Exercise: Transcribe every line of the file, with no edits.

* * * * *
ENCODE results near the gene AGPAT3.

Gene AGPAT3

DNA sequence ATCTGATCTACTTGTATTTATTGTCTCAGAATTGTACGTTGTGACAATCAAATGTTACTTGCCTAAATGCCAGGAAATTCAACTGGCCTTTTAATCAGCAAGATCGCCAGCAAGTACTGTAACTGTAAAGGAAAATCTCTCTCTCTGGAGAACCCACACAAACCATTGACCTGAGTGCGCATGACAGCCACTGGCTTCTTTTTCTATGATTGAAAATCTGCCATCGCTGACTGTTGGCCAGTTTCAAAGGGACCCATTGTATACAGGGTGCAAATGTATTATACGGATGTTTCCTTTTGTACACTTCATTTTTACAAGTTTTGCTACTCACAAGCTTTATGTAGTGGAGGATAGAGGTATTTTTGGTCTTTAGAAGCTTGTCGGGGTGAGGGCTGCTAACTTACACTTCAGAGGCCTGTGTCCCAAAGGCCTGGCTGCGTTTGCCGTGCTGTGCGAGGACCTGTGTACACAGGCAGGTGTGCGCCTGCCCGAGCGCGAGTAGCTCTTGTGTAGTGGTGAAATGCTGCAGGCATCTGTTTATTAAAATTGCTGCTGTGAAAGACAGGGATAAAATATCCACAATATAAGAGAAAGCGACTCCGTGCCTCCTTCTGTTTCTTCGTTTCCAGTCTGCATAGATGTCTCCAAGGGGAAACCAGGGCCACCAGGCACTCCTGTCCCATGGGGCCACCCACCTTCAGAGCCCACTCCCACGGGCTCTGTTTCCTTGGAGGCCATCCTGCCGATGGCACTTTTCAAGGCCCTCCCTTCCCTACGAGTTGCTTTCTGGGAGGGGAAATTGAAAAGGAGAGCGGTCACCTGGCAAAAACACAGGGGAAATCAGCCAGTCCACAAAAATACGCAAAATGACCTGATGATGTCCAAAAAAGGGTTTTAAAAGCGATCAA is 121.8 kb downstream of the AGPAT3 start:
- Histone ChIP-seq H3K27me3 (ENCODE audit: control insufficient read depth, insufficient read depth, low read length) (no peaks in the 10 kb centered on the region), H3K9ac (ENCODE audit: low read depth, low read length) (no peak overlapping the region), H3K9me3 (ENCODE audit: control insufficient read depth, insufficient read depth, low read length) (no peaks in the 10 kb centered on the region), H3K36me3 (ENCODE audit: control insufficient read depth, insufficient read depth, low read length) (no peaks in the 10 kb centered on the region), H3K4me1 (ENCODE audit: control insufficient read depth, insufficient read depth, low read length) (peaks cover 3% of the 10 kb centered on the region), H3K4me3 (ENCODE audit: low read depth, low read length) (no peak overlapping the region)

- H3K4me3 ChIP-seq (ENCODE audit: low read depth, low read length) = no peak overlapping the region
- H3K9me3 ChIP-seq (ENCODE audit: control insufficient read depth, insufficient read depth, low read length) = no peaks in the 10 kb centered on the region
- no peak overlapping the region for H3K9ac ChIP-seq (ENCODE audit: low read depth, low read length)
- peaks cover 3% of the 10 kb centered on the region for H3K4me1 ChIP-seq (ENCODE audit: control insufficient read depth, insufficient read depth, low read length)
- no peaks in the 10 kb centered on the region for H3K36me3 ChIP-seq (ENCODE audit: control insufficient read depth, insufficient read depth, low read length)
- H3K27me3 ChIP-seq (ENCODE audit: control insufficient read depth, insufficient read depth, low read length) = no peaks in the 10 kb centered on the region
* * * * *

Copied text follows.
ENCODE results near the gene AGPAT3.

Gene AGPAT3

DNA sequence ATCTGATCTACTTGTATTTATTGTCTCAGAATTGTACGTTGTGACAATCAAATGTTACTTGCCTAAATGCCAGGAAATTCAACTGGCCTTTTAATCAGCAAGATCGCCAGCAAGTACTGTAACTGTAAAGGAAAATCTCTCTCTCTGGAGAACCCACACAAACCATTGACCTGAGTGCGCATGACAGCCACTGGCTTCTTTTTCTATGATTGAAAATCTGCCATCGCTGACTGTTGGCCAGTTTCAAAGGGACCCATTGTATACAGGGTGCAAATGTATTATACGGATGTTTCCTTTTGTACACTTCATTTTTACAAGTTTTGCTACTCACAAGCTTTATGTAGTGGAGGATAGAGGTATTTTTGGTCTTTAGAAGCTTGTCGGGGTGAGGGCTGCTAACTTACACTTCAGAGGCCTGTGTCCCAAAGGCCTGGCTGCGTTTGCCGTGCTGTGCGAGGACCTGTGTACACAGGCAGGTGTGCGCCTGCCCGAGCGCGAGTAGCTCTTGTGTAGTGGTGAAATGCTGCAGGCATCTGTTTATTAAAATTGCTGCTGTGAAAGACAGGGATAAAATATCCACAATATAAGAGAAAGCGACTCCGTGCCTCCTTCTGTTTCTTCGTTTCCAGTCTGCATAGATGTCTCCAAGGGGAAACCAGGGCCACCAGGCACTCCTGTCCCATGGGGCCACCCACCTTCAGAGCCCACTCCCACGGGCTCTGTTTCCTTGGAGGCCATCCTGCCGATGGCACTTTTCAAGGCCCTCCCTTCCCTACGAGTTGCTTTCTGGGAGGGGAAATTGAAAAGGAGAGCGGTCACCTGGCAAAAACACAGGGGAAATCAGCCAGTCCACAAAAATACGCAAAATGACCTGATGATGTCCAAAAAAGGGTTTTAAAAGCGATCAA is 121.8 kb downstream of the AGPAT3 start:
- Histone ChIP-seq H3K27me3 (ENCODE audit: control insufficient read depth, insufficient read depth, low read length) (no peaks in the 10 kb centered on the region), H3K9ac (ENCODE audit: low read depth, low read length) (no peak overlapping the region), H3K9me3 (ENCODE audit: control insufficient read depth, insufficient read depth, low read length) (no peaks in the 10 kb centered on the region), H3K36me3 (ENCODE audit: control insufficient read depth, insufficient read depth, low read length) (no peaks in the 10 kb centered on the region), H3K4me1 (ENCODE audit: control insufficient read depth, insufficient read depth, low read length) (peaks cover 3% of the 10 kb centered on the region), H3K4me3 (ENCODE audit: low read depth, low read length) (no peak overlapping the region)

- H3K4me3 ChIP-seq (ENCODE audit: low read depth, low read length) = no peak overlapping the region
- H3K9me3 ChIP-seq (ENCODE audit: control insufficient read depth, insufficient read depth, low read length) = no peaks in the 10 kb centered on the region
- no peak overlapping the region for H3K9ac ChIP-seq (ENCODE audit: low read depth, low read length)
- peaks cover 3% of the 10 kb centered on the region for H3K4me1 ChIP-seq (ENCODE audit: control insufficient read depth, insufficient read depth, low read length)
- no peaks in the 10 kb centered on the region for H3K36me3 ChIP-seq (ENCODE audit: control insufficient read depth, insufficient read depth, low read length)
- H3K27me3 ChIP-seq (ENCODE audit: control insufficient read depth, insufficient read depth, low read length) = no peaks in the 10 kb centered on the region